Biden’s illegal attack on gas-powered cars | Opens

The Biden administration’s fascination with electric cars is no secret, as billions in subsidies were spent on them in the so-called inflation-reducing law, and now bribes are being funneled to automakers to shift their production.

The president’s so-called “transition” relies not only on massive subsidies, but on stringent mandates that will make gasoline-powered vehicles harder to find and unaffordable much sooner than most Americans expect.

The Biden administration enforces its mandates through two separate rules, one from the EPA and one from the Department of Transportation’s National Highway Traffic Safety Administration, or NHTSA (pronounced nitza). The EPA rule is theoretically about carbon dioxide and other emissions, but because there is no control technology, it is actually a fuel economy standard. It stands on shaky legal ground because under the law, NHTSA has exclusive jurisdiction over fuel economy standards.

The NHTSA has proposed its own rule that is functionally equivalent to the EPA’s rule, with the Biden administration hoping one or the other will survive in court.

Biden’s goal is clearly stated on the Green New Deal page on, which commits to “developing stringent new fuel economy standards aimed at ensuring that 100% of new sales of light- and medium-duty vehicles are electrified” and has been formalized. In Biden’s Executive Order 14037, which sets “a goal that 50 percent of all new passenger cars and light trucks sold in 2030 be zero-emission vehicles, including battery electric vehicles, hybrid electric vehicles, or Fuel cell electric vehicles.

This policy is against the law. Specifically, 49 USC § 32902(h)(1), which states that NHTSA “may not consider the fuel economy of designated vehicles,” which are defined as “an alternative-fuel vehicle operating only.” This is exactly what Biden’s rules do.

Biden’s proposed miles per gallon standard is twice the fuel economy of the most efficient gasoline-powered car, the Toyota Prius. The only way to comply with Biden’s fleet-level standards is to dramatically increase electric vehicle sales, and already the EPA’s version of the rule explicitly assumes that 30 percent of vehicle sales will be electric vehicles in 2027, rising to 67 percent by 2032.

The 2027 model year is just around the corner, and 30 percent is more than three times the current EV market share. This means that gasoline-powered cars will become more difficult to find and sharply more expensive, and soon.

It’s even worse for sedans. The EPA admits to Biden that its rules imply that 78 percent of sedans sold must be electric vehicles in the 2032 model year. If you’re looking for one of the 22 percent of sedans allowed to run on gasoline, well: Good luck. If you can find one, it is likely that the order will bid significantly higher.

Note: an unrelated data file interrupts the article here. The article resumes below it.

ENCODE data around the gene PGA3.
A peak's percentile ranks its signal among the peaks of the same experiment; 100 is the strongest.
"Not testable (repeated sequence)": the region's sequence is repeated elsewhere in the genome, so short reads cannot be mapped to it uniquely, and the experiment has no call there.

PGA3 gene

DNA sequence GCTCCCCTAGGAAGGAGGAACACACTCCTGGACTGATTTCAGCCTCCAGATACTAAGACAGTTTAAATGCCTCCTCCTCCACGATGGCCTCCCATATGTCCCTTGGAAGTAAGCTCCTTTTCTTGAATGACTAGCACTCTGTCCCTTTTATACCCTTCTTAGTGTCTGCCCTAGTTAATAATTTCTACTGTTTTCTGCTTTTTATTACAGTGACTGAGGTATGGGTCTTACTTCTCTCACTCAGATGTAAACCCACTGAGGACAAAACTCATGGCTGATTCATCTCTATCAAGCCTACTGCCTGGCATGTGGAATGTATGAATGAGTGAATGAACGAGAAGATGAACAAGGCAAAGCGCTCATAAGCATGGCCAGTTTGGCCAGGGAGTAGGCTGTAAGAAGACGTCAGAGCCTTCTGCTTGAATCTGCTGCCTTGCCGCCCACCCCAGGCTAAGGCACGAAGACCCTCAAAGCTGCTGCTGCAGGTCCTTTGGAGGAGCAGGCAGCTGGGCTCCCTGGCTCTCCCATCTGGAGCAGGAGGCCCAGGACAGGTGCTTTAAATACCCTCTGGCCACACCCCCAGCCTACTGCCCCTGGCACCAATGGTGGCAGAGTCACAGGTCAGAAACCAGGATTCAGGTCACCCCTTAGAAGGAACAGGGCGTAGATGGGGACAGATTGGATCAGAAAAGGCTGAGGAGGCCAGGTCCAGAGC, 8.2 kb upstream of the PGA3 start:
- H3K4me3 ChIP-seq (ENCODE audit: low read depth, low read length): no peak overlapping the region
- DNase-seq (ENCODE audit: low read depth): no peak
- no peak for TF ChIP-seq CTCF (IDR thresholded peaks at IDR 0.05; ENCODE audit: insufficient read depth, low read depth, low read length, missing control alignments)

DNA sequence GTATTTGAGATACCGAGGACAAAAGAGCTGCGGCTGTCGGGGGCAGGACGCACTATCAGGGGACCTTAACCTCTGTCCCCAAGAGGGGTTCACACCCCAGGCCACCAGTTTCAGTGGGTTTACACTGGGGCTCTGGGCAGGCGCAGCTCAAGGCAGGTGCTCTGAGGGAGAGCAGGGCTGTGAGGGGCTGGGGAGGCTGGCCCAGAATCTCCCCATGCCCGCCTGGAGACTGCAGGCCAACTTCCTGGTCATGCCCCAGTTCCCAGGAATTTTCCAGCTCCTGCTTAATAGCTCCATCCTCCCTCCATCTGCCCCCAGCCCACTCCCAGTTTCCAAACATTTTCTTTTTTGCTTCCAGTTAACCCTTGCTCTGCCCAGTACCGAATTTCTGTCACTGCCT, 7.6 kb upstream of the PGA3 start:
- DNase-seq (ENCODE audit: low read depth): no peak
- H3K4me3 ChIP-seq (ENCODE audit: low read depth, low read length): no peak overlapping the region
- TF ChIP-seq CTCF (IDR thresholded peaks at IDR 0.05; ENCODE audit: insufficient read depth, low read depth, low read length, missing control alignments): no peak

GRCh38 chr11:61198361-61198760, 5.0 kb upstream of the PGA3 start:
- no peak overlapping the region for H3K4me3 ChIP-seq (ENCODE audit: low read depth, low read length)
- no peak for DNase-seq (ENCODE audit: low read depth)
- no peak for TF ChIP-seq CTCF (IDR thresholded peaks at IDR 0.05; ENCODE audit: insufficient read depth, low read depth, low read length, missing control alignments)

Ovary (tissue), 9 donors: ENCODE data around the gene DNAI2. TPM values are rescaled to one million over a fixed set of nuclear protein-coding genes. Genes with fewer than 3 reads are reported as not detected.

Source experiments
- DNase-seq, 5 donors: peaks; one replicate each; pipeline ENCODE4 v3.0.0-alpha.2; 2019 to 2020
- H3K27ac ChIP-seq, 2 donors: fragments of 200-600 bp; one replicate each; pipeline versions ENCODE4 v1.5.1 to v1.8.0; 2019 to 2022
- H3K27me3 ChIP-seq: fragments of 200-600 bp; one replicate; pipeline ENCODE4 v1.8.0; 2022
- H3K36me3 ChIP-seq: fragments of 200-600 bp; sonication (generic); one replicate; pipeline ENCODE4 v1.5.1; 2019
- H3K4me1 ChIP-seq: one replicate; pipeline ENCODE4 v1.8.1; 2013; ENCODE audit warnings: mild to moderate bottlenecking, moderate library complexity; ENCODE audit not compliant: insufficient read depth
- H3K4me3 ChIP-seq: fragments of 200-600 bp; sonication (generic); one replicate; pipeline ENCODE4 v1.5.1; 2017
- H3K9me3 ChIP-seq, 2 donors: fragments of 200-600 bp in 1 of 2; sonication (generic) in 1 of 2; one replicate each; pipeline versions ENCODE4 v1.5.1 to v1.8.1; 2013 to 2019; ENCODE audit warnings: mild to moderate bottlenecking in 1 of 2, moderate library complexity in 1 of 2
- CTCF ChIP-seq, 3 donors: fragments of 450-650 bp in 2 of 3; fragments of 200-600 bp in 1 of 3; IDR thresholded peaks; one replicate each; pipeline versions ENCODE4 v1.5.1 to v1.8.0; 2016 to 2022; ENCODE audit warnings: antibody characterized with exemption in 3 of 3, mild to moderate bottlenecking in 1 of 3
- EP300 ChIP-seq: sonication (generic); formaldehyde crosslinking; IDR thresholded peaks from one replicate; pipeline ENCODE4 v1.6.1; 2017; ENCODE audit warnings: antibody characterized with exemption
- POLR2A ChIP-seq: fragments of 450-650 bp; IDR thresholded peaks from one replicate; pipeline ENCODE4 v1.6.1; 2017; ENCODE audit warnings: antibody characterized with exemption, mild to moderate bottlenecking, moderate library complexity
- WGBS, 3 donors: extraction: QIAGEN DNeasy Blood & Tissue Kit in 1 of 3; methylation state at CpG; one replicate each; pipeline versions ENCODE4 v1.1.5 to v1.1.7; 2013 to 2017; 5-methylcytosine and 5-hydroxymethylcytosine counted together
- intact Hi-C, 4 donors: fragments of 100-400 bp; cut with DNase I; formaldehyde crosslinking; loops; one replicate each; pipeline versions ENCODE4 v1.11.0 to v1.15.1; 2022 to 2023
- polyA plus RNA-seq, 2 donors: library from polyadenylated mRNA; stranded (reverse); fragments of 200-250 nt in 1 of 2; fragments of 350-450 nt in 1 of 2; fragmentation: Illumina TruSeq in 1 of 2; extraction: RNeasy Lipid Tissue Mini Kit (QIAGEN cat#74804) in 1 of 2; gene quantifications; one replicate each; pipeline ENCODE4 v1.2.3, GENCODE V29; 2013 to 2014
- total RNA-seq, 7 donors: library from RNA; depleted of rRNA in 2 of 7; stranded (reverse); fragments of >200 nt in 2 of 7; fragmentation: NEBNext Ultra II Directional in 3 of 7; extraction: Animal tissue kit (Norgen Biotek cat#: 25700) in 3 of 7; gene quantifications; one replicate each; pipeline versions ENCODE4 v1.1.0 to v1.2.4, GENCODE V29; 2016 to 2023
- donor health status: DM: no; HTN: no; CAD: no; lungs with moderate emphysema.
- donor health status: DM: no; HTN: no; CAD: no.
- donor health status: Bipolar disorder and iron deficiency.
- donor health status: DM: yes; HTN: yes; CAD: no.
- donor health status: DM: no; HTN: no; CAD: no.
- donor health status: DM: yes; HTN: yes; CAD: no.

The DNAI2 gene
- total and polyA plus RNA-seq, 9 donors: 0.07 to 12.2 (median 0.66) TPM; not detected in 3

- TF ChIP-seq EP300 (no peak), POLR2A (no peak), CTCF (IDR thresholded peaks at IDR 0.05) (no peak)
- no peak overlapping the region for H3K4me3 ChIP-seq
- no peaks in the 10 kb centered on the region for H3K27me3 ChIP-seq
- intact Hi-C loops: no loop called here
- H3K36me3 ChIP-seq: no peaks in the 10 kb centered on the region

And if you decide to join the Biden transition and buy an electric car, prepare to be shocked about your electric bill. Electricity prices have already risen 30 percent since Biden took office, and other EPA regulations are severely restricting new electricity generation capacity at the same time as forcing vehicles onto the electric grid.

According to Heritage Foundation data scientist Kevin Dayaratna, using mainstream climate models, if the United States magically reduced our use of fossil fuels to zero, the greenhouse effect would be a 0.2 degree dilution of temperature rise in the year 2100. It’s all pain and sadness. . No profit.

Americans deserve the right to buy vehicles that fit their needs and preferences, which overwhelmingly favor internal combustion vehicles even with massive federal and state subsidies for electric vehicles. But lawsuits from Texas and other states against the Biden administration have been moving slowly, with oral arguments finally taking place in the D.C. arena this month. That decision will likely be appealed for a comprehensive review before it finally reaches the Supreme Court in 2025. By then, dozens of factories that make internal combustion vehicles may have closed or been retooled.

Therefore, the survival of internal combustion vehicles may depend on the results of the upcoming national elections.

Phil Kerpen is president of American Commitment and author of Rejecting Democracy. Kerpen can be reached at

(tags for translation)energy tax

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